My name is Dan Huntley. I am the 6th generation to live and manage what has become Huntley Farms. The 1st generation was born in 1791, descended from Canada in 1816, and has the first recorded deed to our current property in 1835. The farm house we live in today was built in 1835.

Most of my information comes from generation 4 (grandparents) and 5 (parents). In the early generations it was common for grandparents and parents to live together. I grew up in a house of 6 kids, parents and grandparents. Today, after our three children have just all left the nest, it is just my wife Chris and I – part of the original farm house is now a Bed and Breakfast.

My Father and Grandfather would tell stories of going to the barn early mornings with lanterns and milking the cows by hand. The stories of the most interest to me were during the depression years, this was a time in our Northern NY region prior to electricity and today’s modern conveniences. Survival for most farm homesteads was living self-sufficient by living off the land. Little income came from cows, pigs, and eggs from chickens. Additional income came from knitting wear and maple syrup. Most farms in this region of the Adirondack foothills had a dairy and woods for maple production. During this time all maple sap was collected by bucket and transported by horses. The evaporation arches were fired with wood and syrup was stored and distributed in metal cans.

Maple Evaporator

Maple Evaporator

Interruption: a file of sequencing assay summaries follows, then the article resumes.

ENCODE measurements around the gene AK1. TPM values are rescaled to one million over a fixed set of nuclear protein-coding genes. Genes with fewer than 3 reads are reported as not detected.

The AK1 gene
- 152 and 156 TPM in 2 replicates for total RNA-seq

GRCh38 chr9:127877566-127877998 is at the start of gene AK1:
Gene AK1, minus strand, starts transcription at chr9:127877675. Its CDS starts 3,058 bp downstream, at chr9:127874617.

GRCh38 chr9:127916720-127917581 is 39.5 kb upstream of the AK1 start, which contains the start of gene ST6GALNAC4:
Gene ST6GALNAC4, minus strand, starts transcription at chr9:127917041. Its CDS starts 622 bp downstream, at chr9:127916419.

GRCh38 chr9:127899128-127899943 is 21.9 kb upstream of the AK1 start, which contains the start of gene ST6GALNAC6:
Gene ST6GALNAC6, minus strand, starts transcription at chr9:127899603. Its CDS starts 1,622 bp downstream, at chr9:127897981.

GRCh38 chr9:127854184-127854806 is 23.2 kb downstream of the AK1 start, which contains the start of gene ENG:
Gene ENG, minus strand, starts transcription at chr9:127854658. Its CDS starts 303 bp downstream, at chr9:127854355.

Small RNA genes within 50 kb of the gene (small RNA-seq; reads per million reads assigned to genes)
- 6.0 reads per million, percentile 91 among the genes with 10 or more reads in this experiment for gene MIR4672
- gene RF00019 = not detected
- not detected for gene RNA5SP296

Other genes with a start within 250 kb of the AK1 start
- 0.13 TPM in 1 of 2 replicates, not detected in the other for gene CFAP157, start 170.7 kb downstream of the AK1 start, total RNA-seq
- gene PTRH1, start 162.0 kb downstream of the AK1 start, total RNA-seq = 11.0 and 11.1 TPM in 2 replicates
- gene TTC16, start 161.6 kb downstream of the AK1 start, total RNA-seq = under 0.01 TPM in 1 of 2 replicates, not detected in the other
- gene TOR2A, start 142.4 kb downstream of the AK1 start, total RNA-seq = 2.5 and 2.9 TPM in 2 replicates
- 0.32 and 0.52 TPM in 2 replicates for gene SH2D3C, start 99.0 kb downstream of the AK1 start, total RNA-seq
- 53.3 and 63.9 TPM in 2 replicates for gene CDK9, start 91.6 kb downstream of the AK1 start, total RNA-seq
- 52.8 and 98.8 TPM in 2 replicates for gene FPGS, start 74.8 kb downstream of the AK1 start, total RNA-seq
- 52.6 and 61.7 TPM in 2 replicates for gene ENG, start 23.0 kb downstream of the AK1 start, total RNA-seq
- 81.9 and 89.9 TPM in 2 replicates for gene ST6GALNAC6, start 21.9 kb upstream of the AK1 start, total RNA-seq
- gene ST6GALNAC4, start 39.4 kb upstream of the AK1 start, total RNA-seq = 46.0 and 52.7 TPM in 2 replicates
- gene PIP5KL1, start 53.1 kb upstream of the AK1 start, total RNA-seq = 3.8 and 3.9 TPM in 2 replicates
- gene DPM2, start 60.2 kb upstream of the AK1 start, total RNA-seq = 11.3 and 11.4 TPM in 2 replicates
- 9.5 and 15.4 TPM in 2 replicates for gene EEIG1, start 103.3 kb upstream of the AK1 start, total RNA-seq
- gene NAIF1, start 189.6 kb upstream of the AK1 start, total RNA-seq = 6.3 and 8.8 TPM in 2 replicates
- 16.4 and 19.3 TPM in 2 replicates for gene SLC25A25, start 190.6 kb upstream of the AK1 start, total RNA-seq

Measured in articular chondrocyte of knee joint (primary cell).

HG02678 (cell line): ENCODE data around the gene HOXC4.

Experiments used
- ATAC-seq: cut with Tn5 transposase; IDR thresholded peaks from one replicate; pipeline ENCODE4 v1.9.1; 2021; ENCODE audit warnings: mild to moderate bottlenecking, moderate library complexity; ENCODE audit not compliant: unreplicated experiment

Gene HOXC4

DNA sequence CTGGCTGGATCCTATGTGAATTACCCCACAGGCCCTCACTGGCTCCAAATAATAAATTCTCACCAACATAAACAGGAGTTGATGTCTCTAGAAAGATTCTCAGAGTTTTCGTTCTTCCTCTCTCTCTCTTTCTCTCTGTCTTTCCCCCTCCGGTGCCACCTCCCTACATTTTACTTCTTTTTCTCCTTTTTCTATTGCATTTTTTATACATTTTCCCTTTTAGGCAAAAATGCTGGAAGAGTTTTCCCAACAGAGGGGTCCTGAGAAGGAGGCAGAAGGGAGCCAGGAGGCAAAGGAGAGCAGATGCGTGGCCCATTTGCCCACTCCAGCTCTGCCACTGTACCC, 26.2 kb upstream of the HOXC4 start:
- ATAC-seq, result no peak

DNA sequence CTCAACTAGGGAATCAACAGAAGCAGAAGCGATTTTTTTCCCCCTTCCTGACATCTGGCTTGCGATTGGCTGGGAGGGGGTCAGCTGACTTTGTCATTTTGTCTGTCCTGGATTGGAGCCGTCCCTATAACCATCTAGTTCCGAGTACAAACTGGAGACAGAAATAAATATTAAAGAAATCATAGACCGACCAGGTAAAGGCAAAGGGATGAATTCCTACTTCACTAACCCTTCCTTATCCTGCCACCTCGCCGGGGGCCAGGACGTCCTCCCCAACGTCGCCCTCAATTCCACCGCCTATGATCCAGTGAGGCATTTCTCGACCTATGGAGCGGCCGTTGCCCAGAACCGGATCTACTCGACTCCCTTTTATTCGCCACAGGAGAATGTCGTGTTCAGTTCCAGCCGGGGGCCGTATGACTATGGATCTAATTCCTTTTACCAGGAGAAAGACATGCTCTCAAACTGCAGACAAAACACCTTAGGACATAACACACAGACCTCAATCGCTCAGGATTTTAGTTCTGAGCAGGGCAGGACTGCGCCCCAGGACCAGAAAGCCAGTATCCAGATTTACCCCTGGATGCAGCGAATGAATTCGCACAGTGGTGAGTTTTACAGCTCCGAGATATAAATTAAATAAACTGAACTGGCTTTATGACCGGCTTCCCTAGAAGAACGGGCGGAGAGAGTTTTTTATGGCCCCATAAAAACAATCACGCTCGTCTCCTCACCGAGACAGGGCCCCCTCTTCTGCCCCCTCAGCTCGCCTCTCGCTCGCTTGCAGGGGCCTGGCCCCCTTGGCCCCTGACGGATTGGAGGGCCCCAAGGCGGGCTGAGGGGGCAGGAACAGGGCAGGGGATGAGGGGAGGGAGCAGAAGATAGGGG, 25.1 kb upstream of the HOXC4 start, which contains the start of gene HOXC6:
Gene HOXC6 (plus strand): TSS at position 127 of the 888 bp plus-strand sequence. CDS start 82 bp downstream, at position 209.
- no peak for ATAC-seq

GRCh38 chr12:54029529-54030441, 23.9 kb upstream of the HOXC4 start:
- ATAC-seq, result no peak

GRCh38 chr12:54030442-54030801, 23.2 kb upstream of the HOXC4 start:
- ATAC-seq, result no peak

After the depression years with the introduction of electricity and modern machinery, the landscape and farming practices changed drastically. Many family farm maple operations have been abandoned due to these changed farming practices, as well as on the Huntley farm, near the years of 1950.

My father’s desire to bring maple production back to the farm annual practices happened in 1976. At this time we had a neighbor, Court Ostrander, who had a wood fired evaporator (3’ x 12’) in his abandoned maple sugar shack. My father had a horse at this time that Court wanted. The two negotiated an acceptable barter and a handshake was made to confirm the deal. No papers or lawyers, just a handshake contract. My father acquired the 3×12 maple syrup evaporator and Court acquired the horse of his choice. The barter practice with a handshake was a common practice in early times around the depression. For those who lived near that time the availability of money was an always an issue. There is story from my grandfather during the depression, who with no available money, paid one month’s mortgage on the farm with a barter of two pigs to the bank president.

Our Syrup Shed

Our Syrup Shed

Our current maple syrup operations have been in place every year since the 1976 deal that my father made with our neighbor Court Ostrander. The equipment has been upgraded and the sugar house has been remodeled, but a majority of the trees tapped for maple sap are the same. While most of today’s modern maple operations have converted to oil fired evaporators, our equipment still evaporates off wood fire. We are very conscious of managing our maple woods surrounding for a long maple syrup producing future. All of our wood for our maple evaporation comes from wood culling practices required for long time stands of maple hardwoods.